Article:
Tension could rise again on Monday in lobster dispute on east coast – The ongoing dispute between Indigenous and non-native lobster fishers could get tense once again. Last weekend, and on Wednesday, agents from Fisheries and Oceans Canada (DFO) seized hundreds of Indigenous lobster traps, ostensibly because the traps were set before the season opens on Monday.. >click to read<

How DFO implementation of Marshall dealt a blow to both Indigenous self-governance and community-based fishing

It’s been two months since Sipekne’katik First Nation launched its own self-regulated lobster fishery off the Saulnierville wharf in Southwest Nova Scotia 21 years after the Supreme Court of Canada ruled in the Marshall decision, affirming the 1760-61 Treaty Rights of the Mi’kmaq to fish for a “moderate livelihood.” For their part, some non-Indigenous commercial fishers say they’re angry that conservation measures that have been adopted by the fishery, are not being followed by Indigenous fishers or enforced by DFO.,,, For the sake of the Mi’kmaq, the small inshore fishing communities, and the lobster stocks, let’s just hope that this time around the real Marshall decision finally gets implemented. >click here for this Big Read!< 12:42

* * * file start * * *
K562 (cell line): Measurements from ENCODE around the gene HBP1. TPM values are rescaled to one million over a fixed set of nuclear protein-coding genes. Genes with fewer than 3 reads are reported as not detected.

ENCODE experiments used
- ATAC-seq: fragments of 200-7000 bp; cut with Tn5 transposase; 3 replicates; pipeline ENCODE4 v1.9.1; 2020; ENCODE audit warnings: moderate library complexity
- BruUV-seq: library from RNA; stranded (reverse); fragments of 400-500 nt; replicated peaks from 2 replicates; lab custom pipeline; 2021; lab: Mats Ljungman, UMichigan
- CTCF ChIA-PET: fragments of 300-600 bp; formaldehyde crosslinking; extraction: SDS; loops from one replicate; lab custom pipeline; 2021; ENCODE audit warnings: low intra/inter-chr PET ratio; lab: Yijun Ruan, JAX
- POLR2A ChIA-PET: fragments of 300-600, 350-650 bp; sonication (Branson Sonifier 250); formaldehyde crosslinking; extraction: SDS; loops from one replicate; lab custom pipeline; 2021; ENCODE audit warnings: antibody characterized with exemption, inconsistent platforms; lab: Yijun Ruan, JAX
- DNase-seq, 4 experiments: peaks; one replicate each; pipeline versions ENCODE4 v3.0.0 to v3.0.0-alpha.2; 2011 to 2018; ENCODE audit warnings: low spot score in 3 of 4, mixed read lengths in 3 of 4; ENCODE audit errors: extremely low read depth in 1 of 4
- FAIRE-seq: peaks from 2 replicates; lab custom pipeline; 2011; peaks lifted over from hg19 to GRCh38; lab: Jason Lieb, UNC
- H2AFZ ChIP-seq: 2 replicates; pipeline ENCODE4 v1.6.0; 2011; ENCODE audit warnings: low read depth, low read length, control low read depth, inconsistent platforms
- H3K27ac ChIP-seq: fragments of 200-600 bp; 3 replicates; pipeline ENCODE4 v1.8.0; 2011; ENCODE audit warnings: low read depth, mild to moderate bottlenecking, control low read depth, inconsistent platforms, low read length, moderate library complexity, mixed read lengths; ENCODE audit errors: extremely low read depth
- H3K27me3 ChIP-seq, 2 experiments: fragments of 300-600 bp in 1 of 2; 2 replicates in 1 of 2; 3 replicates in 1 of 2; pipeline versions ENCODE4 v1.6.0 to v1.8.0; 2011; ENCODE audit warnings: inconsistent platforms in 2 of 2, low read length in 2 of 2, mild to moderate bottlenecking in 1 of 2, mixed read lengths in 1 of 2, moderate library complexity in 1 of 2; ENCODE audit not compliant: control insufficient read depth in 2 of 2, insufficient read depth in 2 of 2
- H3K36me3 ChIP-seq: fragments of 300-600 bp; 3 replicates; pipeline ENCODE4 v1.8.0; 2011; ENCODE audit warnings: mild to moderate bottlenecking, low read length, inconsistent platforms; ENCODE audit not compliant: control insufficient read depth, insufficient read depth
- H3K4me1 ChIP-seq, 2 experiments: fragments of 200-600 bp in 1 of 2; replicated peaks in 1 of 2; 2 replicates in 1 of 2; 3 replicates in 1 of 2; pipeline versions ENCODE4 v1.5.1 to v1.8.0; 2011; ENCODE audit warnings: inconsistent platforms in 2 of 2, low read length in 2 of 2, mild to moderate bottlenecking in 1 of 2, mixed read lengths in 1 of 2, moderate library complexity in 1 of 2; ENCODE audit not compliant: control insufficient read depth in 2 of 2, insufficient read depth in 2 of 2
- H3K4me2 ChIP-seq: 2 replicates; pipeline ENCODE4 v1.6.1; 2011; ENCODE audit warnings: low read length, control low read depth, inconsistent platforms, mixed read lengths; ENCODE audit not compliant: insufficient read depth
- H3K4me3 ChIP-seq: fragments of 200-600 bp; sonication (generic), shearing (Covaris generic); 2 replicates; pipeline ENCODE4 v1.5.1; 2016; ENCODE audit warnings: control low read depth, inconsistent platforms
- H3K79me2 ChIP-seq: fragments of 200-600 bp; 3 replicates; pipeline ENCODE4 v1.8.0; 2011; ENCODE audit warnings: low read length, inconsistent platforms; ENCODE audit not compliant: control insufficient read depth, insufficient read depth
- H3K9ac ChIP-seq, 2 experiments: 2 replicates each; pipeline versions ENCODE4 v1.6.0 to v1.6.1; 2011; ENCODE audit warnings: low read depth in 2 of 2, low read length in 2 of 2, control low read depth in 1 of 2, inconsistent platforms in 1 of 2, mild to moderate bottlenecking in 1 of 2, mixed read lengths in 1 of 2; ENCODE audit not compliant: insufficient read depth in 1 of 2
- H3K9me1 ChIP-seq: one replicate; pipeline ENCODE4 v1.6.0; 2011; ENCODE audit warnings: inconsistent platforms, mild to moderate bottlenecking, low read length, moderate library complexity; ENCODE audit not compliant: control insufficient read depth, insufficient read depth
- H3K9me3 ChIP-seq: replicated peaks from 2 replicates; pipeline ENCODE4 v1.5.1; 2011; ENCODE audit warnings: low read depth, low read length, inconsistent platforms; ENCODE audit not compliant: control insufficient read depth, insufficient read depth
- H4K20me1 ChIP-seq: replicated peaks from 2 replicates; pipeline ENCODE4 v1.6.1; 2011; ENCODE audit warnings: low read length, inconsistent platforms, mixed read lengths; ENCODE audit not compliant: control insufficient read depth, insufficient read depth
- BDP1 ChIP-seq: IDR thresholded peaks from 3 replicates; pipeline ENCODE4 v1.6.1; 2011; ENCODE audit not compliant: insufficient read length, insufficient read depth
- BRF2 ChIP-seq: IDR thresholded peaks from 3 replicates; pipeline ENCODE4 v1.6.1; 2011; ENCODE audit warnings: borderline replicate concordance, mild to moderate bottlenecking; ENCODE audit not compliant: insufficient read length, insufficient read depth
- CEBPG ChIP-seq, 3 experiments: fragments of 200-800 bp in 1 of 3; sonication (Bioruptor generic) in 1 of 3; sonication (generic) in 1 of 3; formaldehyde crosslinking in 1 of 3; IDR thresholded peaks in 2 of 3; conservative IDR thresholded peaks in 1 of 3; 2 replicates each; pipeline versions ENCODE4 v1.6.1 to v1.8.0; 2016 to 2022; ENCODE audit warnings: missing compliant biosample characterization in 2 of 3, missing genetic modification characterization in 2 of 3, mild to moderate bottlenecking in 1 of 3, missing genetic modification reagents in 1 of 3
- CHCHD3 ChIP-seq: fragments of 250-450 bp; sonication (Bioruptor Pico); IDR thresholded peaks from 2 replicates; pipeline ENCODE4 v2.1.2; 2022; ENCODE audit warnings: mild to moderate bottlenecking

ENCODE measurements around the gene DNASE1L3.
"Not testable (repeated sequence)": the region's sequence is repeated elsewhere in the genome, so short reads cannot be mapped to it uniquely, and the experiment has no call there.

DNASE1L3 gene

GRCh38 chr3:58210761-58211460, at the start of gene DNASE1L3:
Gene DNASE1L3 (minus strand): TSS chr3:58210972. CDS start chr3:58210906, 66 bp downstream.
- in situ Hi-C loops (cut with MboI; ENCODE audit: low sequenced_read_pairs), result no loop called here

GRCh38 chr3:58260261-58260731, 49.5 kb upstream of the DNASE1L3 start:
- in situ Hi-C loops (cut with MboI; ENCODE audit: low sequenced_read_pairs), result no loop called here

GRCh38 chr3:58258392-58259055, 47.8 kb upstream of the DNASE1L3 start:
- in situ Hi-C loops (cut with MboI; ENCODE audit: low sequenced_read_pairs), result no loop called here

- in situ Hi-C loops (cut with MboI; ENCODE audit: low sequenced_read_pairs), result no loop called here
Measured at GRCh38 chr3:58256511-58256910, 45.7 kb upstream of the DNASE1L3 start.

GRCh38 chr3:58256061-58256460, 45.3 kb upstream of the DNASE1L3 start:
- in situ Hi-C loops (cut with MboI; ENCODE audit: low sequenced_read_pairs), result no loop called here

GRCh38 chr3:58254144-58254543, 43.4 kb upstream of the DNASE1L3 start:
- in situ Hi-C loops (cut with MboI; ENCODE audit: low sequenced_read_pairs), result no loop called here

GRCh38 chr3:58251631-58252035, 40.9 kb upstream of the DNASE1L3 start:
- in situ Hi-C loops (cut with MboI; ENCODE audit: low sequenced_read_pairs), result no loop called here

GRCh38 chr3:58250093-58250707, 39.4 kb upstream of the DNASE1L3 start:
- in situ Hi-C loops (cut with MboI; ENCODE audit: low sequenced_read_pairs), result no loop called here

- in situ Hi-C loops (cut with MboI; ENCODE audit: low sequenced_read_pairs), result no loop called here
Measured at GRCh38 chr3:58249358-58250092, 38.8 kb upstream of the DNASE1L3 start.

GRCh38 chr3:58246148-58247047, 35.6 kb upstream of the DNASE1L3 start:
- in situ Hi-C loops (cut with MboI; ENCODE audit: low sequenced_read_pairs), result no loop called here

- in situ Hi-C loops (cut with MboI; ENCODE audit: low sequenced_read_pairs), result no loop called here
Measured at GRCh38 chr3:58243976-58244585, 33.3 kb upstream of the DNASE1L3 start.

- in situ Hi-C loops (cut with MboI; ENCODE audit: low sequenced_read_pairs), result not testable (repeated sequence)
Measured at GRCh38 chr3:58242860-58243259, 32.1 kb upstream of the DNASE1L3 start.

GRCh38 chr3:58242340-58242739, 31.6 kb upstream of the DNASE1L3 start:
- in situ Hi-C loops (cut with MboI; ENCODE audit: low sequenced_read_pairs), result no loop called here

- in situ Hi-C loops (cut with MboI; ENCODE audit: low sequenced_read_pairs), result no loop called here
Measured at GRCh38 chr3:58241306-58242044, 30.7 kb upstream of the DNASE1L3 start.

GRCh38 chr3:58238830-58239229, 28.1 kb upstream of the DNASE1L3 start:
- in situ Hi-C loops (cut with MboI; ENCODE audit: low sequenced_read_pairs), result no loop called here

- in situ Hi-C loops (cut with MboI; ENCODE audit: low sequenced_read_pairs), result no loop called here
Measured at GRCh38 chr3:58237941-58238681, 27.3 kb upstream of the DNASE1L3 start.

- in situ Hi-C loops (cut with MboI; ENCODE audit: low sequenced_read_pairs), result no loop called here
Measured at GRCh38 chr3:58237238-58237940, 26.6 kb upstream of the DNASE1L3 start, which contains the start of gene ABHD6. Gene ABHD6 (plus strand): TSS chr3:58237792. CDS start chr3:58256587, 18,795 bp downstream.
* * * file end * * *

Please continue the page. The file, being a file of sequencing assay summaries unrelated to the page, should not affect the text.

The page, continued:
Whitby’s trawlermen urge the government to stand firm in the ongoing Brexit fishing rights negotiations

Richard Brewer has fished out of Whitby for decades. In the last 22 years he has had his son by his side, also called Richard. During those years both say they have seen the destruction of the British fishing industry, which they now want back. Indeed Richard Jr. said “when I was at school this harbour had more than 20 trawlers, now there’s only one… ours. That can’t be right.” His father has always felt that the fishing industry was “sold down the river” when Britain first entered the EU and he blames the European quota system for ruining the sector. Video, >click to read< 14:52

DFO’s Jordan defends government actions during violence over Mi’kmaw fishery – Chiefs say DFO only looking out for non-Indigenous fishers